• “The greatest peaceable expression of common purpose in U.S. history, the New Deal altered Americans' relationship with politics, economics, and one another in ways that continue to resonate today...This book looks at how this legacy, both for good and ill, informs the current debates around governmental responses to crises.”
    • See the "Rethinking Civics Education" blog post to learn more about Rauchway's Why the New Deal Matters.
  • Erik Engstrom and Jason Roberts, The Politics of Ballot Design: How States Shape American Democracy (2021)
    • “[This] book shows how strategic politicians use ballot design to influence voting and elections, drawing comparisons across different periods in American history with varying levels of partisanship and contention. Engstrom and Roberts demonstrate the sweeping impact of ballot design on voting, elections, and democratic representation.”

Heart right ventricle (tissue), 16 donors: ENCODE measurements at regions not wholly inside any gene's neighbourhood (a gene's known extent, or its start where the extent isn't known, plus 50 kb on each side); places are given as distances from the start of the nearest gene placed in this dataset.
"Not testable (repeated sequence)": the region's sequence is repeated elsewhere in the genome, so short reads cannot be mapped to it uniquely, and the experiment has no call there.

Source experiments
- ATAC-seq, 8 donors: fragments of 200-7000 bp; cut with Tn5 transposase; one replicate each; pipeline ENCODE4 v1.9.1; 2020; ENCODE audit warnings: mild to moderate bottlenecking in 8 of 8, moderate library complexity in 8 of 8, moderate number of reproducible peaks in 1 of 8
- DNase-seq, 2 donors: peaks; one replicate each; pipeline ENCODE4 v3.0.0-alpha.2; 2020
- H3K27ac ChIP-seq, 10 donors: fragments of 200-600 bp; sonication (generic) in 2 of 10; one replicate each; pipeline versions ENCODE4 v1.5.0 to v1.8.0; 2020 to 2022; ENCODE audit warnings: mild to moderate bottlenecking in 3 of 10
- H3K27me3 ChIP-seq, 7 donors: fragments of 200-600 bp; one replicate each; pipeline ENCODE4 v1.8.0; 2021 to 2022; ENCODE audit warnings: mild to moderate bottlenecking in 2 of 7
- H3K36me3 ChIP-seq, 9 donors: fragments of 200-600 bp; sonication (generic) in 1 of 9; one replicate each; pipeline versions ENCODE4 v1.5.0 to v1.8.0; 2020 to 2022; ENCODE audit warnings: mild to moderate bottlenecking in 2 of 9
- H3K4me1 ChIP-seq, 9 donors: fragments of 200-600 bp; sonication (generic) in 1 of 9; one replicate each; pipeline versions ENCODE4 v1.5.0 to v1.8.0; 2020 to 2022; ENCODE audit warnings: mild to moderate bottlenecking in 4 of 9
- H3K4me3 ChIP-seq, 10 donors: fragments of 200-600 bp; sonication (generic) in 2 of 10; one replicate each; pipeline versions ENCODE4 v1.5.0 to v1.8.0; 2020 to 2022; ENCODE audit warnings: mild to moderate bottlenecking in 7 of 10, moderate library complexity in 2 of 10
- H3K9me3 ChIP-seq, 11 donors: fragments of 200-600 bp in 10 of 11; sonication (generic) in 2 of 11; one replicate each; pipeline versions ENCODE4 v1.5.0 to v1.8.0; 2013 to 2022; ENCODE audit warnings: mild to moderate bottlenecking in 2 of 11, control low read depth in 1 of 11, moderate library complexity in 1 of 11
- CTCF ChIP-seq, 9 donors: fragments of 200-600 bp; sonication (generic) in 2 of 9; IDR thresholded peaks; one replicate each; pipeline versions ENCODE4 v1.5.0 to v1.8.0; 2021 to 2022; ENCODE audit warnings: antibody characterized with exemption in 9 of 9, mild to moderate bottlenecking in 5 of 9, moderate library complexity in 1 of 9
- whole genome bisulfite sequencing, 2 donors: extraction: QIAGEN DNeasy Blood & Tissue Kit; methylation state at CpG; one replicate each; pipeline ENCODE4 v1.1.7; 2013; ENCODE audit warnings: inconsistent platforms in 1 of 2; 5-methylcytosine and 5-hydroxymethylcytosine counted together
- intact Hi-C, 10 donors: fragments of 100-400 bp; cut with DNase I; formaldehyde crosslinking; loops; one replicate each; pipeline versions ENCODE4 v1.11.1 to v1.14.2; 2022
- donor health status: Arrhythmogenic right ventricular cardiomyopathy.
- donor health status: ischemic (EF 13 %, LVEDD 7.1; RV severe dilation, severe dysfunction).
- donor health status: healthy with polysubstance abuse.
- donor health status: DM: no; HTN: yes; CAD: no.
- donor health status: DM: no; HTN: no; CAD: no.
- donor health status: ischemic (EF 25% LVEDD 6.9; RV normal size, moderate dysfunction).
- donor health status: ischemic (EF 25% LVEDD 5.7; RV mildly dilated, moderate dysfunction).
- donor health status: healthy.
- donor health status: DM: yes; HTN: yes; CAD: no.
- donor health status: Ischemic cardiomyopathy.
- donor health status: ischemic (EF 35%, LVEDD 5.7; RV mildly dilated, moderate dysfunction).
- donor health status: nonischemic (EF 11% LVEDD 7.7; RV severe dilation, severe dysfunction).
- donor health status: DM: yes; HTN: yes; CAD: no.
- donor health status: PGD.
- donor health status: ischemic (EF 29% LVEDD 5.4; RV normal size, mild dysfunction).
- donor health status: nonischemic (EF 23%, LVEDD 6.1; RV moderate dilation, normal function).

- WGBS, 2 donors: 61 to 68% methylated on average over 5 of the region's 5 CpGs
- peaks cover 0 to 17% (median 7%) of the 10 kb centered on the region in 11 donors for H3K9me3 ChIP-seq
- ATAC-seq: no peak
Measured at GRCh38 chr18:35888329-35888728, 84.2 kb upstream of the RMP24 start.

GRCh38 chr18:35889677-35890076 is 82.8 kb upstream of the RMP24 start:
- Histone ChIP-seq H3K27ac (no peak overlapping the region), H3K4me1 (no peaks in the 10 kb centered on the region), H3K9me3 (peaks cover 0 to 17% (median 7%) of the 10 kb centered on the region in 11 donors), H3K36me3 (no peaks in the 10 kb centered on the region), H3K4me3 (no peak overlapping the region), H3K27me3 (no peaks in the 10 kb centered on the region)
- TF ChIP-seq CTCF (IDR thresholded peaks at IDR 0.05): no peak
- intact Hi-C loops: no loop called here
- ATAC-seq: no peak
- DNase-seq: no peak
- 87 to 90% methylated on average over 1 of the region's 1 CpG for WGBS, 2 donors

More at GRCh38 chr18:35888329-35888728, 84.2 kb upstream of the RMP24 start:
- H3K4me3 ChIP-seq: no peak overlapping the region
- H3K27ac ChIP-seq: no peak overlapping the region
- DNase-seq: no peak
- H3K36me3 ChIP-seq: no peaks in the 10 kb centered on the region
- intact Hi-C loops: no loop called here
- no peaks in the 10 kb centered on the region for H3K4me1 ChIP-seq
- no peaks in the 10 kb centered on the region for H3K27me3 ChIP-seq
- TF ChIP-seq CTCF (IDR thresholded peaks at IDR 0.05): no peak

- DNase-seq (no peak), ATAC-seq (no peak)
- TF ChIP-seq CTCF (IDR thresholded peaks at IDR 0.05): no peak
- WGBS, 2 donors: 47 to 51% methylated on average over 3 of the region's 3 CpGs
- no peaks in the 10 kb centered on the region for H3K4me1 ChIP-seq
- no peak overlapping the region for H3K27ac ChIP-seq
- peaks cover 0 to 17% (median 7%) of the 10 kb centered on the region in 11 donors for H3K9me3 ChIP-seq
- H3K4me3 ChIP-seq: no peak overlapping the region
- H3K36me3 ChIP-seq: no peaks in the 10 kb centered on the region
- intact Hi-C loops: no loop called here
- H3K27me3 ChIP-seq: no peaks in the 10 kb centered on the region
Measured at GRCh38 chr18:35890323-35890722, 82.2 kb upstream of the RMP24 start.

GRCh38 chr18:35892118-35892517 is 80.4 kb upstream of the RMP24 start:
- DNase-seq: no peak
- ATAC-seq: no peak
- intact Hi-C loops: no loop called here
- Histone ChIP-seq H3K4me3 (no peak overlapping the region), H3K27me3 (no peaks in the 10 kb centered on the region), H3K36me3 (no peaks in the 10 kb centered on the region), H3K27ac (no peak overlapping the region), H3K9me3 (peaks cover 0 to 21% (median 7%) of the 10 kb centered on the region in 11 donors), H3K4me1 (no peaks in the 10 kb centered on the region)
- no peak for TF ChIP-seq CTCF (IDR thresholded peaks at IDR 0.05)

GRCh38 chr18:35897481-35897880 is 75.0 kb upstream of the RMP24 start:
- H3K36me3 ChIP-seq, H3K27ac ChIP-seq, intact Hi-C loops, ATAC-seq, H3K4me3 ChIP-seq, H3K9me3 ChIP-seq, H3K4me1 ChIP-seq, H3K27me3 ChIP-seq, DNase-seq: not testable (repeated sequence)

• Gregory P. Downs, The Second American Revolution: The Civil War-Era Struggle over Cuba and the Rebirth of the American Republic (2019)
    • “Here Gregory P. Downs argues that we can see the Civil War anew by understanding it as a revolution. More than a fight to preserve the Union and end slavery, the conflict refashioned a nation, in part by remaking its Constitution.”
    • This book is useful for 11th-grade teachers who need to teach the history of the Consitution after 1787 and explain the debate over federal versus state authority (Standard 11.1.3). 12th-grade teachers might also use this book to help students understand tensions within our constitutional democracy and how the Civil War fundamentally changed how the federal government operated (Standard 12.10).